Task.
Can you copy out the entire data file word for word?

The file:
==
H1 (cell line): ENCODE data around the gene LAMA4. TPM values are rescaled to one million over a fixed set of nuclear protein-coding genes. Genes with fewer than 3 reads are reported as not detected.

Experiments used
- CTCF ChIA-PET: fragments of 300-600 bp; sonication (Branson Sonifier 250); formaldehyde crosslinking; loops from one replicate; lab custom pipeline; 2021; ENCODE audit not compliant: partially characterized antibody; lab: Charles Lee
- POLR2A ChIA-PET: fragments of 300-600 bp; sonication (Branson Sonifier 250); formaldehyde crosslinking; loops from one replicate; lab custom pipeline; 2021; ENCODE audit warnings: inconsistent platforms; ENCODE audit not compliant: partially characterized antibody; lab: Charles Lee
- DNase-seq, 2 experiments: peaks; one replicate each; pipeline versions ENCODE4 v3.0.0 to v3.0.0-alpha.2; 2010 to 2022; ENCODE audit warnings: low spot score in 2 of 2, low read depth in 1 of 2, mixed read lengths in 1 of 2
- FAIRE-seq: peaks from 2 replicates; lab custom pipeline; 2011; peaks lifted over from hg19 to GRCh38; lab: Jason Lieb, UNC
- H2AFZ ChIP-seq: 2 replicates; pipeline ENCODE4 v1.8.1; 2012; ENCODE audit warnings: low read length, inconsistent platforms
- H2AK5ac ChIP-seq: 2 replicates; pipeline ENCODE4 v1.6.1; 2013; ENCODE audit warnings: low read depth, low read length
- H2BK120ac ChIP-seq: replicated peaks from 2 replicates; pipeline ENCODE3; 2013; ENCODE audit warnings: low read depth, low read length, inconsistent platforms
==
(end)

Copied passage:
H1 (cell line): ENCODE data around the gene LAMA4. TPM values are rescaled to one million over a fixed set of nuclear protein-coding genes. Genes with fewer than 3 reads are reported as not detected.

Experiments used
- CTCF ChIA-PET: fragments of 300-600 bp; sonication (Branson Sonifier 250); formaldehyde crosslinking; loops from one replicate; lab custom pipeline; 2021; ENCODE audit not compliant: partially characterized antibody; lab: Charles Lee
- POLR2A ChIA-PET: fragments of 300-600 bp; sonication (Branson Sonifier 250); formaldehyde crosslinking; loops from one replicate; lab custom pipeline; 2021; ENCODE audit warnings: inconsistent platforms; ENCODE audit not compliant: partially characterized antibody; lab: Charles Lee
- DNase-seq, 2 experiments: peaks; one replicate each; pipeline versions ENCODE4 v3.0.0 to v3.0.0-alpha.2; 2010 to 2022; ENCODE audit warnings: low spot score in 2 of 2, low read depth in 1 of 2, mixed read lengths in 1 of 2
- FAIRE-seq: peaks from 2 replicates; lab custom pipeline; 2011; peaks lifted over from hg19 to GRCh38; lab: Jason Lieb, UNC
- H2AFZ ChIP-seq: 2 replicates; pipeline ENCODE4 v1.8.1; 2012; ENCODE audit warnings: low read length, inconsistent platforms
- H2AK5ac ChIP-seq: 2 replicates; pipeline ENCODE4 v1.6.1; 2013; ENCODE audit warnings: low read depth, low read length
- H2BK120ac ChIP-seq: replicated peaks from 2 replicates; pipeline ENCODE3; 2013; ENCODE audit warnings: low read depth, low read length, inconsistent platforms